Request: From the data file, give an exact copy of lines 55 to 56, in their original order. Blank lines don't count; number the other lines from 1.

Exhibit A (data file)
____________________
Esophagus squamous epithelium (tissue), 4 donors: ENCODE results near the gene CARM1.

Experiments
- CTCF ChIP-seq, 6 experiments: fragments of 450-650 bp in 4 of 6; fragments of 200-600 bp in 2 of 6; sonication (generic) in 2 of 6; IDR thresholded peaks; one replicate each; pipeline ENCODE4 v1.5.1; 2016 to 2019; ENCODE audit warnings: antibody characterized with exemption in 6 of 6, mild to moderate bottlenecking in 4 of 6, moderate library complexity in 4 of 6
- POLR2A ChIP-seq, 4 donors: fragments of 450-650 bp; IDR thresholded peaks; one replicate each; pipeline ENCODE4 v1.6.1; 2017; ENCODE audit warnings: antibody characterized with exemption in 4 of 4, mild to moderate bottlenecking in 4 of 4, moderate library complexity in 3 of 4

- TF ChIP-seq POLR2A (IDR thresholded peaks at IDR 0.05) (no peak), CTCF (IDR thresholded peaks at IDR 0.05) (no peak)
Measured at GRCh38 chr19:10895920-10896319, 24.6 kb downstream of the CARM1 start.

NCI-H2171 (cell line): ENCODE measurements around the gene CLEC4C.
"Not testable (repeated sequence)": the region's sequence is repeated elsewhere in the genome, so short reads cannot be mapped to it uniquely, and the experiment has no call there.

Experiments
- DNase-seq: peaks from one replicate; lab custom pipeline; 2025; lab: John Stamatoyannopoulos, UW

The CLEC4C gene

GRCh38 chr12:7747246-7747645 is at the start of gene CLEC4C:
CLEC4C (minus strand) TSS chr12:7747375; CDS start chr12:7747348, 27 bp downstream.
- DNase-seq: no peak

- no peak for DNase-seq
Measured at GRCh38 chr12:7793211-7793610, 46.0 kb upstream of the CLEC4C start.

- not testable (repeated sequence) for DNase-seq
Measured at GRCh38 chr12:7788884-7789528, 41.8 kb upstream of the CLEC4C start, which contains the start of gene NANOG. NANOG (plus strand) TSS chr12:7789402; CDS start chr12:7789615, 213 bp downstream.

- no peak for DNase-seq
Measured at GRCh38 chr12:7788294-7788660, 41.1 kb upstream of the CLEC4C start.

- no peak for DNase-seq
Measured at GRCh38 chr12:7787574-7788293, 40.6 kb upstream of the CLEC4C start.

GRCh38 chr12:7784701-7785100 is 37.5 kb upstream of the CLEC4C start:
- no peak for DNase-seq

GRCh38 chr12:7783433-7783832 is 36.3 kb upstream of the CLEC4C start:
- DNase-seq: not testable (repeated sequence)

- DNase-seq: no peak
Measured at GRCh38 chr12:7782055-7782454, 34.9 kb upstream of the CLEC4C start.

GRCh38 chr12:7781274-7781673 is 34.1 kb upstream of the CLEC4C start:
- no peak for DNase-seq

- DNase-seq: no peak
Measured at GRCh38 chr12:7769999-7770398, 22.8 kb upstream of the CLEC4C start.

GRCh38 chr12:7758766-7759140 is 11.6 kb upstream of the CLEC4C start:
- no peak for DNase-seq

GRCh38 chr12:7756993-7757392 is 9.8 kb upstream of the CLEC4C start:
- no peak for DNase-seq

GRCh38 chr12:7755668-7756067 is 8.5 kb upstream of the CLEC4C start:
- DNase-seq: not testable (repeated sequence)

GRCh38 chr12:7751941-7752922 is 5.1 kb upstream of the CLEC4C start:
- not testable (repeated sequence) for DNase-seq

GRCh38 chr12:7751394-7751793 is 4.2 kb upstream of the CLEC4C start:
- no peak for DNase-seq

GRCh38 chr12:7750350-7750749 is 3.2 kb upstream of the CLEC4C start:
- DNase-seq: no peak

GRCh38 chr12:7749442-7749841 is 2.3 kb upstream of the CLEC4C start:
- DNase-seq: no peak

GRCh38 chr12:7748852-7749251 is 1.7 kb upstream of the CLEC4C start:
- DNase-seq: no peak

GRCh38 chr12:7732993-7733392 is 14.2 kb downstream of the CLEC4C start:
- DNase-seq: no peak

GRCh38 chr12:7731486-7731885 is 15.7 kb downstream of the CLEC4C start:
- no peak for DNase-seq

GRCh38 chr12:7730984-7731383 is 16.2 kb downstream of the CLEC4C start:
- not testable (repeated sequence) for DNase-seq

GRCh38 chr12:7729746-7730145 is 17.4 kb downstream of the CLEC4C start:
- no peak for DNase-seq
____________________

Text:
GRCh38 chr12:7729746-7730145 is 17.4 kb downstream of the CLEC4C start:
- no peak for DNase-seq